Omar Mahrouk, co-owner of the Terminal Barber shop said his staff and himself are of Muslim faith which prohibits them from touching a woman who is not a member of their family.
Faith McGregor turned to Human Rights Tribunal of Ontario in June saying she was denied a “business haircut” because of her gender, which is against woman’s right, adding that she felt like a “second-class citizen.”
“For me it was just a haircut and started out about me being a woman.
Now we’re talking about religion versus gender versus human rights and businesses in Ontario,” McGregor told the Toronto Star.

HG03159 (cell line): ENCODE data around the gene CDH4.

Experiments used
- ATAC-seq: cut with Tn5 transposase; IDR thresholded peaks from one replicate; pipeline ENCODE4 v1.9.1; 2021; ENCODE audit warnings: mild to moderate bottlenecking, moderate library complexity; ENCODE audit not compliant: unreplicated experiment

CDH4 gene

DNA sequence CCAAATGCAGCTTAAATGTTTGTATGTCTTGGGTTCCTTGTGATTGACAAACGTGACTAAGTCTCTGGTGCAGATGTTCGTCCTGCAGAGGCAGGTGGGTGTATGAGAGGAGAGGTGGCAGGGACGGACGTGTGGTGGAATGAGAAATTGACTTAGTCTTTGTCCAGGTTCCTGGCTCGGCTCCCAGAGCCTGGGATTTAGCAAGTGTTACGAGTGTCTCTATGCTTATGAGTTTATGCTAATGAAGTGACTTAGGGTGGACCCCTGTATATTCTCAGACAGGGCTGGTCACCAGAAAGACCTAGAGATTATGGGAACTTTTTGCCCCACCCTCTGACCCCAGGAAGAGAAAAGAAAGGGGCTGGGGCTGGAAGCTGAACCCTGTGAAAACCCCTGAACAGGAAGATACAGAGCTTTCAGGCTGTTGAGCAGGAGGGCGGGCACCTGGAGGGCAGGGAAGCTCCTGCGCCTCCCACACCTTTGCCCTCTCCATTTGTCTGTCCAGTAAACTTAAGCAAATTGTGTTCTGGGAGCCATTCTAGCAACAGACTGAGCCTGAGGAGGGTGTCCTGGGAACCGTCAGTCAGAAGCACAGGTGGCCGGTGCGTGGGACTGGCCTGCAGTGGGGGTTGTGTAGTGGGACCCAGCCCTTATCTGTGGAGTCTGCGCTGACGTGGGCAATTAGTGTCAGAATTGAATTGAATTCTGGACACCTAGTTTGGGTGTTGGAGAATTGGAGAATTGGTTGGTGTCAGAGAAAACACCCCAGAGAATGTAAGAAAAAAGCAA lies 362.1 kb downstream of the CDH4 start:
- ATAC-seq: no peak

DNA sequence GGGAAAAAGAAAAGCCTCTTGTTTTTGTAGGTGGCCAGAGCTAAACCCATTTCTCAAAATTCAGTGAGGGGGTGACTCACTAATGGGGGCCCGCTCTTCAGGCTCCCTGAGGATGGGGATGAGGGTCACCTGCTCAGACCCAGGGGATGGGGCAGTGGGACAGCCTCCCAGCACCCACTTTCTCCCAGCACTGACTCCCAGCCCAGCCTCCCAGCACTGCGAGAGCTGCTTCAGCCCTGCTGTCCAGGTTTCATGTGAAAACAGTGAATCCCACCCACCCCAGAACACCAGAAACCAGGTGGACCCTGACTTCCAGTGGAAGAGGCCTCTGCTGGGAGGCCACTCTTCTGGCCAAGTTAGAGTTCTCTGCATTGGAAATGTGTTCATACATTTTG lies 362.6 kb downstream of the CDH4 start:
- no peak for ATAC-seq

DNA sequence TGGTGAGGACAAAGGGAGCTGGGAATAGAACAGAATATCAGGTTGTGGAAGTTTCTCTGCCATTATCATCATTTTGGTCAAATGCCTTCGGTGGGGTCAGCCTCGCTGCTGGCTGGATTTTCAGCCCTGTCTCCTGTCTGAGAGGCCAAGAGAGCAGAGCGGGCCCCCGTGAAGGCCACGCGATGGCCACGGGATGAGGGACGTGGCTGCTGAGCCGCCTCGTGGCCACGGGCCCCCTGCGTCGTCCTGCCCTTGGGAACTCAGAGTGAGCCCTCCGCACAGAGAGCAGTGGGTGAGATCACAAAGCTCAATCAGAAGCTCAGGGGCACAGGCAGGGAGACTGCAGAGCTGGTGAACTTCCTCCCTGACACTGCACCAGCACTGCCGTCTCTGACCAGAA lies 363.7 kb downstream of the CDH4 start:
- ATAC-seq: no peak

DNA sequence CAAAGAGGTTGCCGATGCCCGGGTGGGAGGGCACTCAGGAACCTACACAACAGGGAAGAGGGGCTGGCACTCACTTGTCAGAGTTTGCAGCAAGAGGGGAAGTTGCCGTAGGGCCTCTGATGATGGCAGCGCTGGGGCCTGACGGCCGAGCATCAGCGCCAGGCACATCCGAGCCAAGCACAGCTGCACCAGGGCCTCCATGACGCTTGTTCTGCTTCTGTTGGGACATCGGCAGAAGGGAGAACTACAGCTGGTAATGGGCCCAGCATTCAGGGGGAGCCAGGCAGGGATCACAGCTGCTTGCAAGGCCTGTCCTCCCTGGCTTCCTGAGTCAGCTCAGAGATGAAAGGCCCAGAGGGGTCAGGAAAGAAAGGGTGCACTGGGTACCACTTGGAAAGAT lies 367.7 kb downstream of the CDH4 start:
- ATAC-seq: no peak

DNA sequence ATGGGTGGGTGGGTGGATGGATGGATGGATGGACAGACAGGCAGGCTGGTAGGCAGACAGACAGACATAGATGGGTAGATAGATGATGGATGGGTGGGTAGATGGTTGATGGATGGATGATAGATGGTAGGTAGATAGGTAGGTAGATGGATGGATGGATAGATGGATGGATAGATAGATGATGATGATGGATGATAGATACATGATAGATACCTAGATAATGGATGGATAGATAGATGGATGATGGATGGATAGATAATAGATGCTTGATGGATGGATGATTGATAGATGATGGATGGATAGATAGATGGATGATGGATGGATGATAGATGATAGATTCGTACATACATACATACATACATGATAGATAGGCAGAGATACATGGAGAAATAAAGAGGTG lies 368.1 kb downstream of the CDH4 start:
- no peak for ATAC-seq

“We live for our values. We are people who have values and we hold on to it. I am not going to change what the faith has stated to us to do. This is not extreme — this is just a basic value that we follow,” said Karim Saaden, co-owner of the Terminal Barber Shop.
“In our faith, for instance, I can cut my mother’s hair, I can cut my sister’s hair, I can cut my wife’s hair, my daughter’s hair,” he added.
The 35-year-old filed woman the complaint requesting Human Rights Tribunal of Ontario to force barbers to provide haircuts to both women and men.
McGregor is not seeking monetary damages, but wants the tribunal to force the shop to offer haircuts to both genders.
According to the Toronto Star, the barbershop suggested McGregor return for a haircut by barber willing to cut her hair, however she turned down the offer.